I decided to run a utility test of how long it would take to remove and install a reed on this ligature while in a playing situation. When playing long gig I usually have to change my synthetic reed every so often. Armed with a stopwatch I asked a friend to time the procedure going from a playing state to a playing state after a reed swap. The results were not surprising. It took on average 14.5 seconds to remove the reed from the mouthpiece and to realign, cinch, and be ready to play with the EGR ligature. Compared to a Rovner Dark at 10 seconds, and a traditional 2 screw ligature at 13 seconds it was perfectly within a 24 to 32 bar break that I often find myself in on some big band charts. I will say that I am very familiar with both the Rovner and 2-screw ligatures so my time with them is based on years of practice. It is quite possible that I would see speed increases with the EGR if I spent more time with it.

Repeatability on this ligature was okay, better than the Rovner but not as repeatable as the 2 screw. Getting the ligature to the exact same spot after a reed swap was easiest with a 2-screw but hardest with the Rovner as I tended to unscrew them a lot more than necessary when removing them. The EGR ligature will only go so far onto the mouthpiece. After a few cinching down the ligature with naturally land at or near the same position depending on the reed. If the old and new reeds have the same thickness and profile then the ligature will land in almost the same spot every time.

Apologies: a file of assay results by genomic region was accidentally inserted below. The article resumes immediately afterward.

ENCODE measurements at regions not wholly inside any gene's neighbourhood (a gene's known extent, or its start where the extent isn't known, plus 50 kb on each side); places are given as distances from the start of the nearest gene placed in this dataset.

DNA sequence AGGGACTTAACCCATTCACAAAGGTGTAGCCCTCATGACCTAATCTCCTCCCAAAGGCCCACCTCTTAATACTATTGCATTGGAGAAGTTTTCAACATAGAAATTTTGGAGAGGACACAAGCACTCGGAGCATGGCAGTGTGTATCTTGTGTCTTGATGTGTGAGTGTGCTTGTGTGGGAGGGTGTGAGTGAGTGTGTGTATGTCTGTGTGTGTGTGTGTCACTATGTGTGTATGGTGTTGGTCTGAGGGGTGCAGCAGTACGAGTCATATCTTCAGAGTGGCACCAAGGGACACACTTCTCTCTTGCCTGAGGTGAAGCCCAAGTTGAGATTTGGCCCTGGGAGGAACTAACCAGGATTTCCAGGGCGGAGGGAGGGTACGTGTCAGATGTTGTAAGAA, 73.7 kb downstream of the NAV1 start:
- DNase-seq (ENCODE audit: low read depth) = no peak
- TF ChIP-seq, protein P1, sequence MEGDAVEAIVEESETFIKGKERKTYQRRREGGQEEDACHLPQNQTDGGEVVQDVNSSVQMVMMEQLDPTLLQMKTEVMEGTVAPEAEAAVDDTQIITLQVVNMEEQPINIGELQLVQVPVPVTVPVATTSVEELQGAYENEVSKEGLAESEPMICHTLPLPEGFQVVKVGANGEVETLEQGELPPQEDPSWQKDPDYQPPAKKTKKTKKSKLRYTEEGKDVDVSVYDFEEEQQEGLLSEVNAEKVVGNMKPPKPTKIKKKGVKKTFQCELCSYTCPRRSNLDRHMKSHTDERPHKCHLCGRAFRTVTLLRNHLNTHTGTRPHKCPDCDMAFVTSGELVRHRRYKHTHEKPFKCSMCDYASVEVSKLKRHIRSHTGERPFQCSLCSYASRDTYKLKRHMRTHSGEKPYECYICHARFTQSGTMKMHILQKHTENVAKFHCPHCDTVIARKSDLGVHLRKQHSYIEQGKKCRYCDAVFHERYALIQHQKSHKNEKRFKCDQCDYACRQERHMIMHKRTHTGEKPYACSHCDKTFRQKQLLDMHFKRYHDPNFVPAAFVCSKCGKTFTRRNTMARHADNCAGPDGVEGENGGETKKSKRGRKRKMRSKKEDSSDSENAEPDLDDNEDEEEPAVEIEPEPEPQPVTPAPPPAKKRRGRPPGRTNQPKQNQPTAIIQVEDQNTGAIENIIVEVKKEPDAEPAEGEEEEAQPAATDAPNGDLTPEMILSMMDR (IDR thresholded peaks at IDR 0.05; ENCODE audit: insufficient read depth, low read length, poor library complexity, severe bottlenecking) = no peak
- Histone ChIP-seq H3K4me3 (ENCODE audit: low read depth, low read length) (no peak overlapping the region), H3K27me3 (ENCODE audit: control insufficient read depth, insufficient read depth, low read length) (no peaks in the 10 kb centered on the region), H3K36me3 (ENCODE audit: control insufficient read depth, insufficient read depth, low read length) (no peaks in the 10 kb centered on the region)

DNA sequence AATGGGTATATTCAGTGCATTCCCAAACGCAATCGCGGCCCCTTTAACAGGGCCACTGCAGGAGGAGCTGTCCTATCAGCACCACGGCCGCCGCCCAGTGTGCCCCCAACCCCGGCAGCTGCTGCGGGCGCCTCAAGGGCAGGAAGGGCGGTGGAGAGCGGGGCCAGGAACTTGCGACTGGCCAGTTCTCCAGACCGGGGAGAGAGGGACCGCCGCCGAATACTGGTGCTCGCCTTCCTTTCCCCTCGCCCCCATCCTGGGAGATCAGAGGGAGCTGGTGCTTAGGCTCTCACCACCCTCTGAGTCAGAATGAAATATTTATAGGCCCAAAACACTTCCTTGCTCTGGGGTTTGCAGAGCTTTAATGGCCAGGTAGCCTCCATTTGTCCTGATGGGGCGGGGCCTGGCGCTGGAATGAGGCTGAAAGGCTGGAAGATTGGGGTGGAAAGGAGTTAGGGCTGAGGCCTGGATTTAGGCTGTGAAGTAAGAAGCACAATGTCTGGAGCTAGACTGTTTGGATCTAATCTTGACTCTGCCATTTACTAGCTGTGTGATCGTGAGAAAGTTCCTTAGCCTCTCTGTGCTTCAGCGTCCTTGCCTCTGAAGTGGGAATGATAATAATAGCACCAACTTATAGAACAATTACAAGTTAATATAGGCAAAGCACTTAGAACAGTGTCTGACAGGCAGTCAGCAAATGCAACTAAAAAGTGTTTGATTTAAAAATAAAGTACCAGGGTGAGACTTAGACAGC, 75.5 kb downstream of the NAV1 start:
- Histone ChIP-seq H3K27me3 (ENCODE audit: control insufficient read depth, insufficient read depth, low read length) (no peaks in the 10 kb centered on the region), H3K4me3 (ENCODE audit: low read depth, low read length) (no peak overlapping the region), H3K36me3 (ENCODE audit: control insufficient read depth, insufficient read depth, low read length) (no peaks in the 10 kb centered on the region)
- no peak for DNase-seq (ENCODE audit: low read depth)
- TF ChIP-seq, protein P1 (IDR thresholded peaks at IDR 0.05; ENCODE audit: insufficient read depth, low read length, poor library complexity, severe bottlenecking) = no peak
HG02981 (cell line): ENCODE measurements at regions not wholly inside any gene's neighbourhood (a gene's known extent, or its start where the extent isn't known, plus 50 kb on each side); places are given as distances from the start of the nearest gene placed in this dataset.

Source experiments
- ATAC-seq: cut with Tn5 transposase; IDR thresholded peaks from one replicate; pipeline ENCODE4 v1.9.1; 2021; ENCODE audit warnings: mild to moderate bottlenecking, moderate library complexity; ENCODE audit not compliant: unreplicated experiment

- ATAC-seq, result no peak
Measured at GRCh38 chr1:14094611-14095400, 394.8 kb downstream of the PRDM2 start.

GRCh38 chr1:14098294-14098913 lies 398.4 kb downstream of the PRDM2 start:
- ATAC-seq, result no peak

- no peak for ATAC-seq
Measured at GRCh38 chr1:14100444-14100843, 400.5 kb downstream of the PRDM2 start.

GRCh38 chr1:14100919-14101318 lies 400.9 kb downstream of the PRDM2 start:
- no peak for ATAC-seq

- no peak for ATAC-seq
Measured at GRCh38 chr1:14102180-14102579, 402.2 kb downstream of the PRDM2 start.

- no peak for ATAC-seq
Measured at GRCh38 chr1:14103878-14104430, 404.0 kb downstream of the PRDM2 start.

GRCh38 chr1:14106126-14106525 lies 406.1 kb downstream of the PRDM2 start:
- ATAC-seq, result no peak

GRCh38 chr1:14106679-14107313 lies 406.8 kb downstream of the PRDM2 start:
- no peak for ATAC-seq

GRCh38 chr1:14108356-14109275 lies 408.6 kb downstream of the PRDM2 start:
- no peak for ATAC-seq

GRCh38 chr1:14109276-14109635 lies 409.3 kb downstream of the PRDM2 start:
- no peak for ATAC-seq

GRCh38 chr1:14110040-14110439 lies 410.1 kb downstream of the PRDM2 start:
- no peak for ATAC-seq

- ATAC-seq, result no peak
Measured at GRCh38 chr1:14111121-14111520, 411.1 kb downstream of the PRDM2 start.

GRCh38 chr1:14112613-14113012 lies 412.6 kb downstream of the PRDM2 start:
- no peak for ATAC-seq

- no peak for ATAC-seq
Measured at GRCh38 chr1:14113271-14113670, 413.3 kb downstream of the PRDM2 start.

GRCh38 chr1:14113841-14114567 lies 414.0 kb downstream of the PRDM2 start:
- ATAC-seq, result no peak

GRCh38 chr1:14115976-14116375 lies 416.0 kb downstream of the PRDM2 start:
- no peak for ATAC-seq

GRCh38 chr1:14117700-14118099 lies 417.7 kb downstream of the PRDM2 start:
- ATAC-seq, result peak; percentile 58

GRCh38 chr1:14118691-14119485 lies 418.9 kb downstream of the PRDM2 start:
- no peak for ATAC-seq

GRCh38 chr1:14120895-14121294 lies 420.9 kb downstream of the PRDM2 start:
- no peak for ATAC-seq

With no moving parts this ligature will provide years of maintenance free operation. The only caveat is that if you intend to use this ligature that you should be careful using it on mouthpiece with soft finishes like gold. The wire is aluminum but if your mouthpiece is gold plated then it could put fine abrasions in it. This is purely speculation but I feel I would be doing a disservice if I didn’t raise concerns. As of yet I have not seen any abrasions on my non-metal mouthpiece yet.

 

TAKE AWAY: This ligature is equal parts saxophone jewelry and functional accessory. It clamps with just enough pressure to secure the reed without strangling it. I have just two negatives though. The first is the lack of a cap. If a cap were included I think it would have really made this an even better buy. Secondly, I’d love to have a way to tighten the clamping force beyond the normal amount when desired as some reeds respond better to more force. I say try one and see if it meets your needs.

 

EGR Facebook Page

 

Vandoren Leather Baritone LigatureLuxurious black leather accented with gold plated hardware and the second cheapest hook & loop fasteners you can find at your local craft store. This Vandoren ligature is an exercise in cost savings in odd places that I don’t think anyone really asked for. But despite the questionable design choices does it do the job it was intended to do?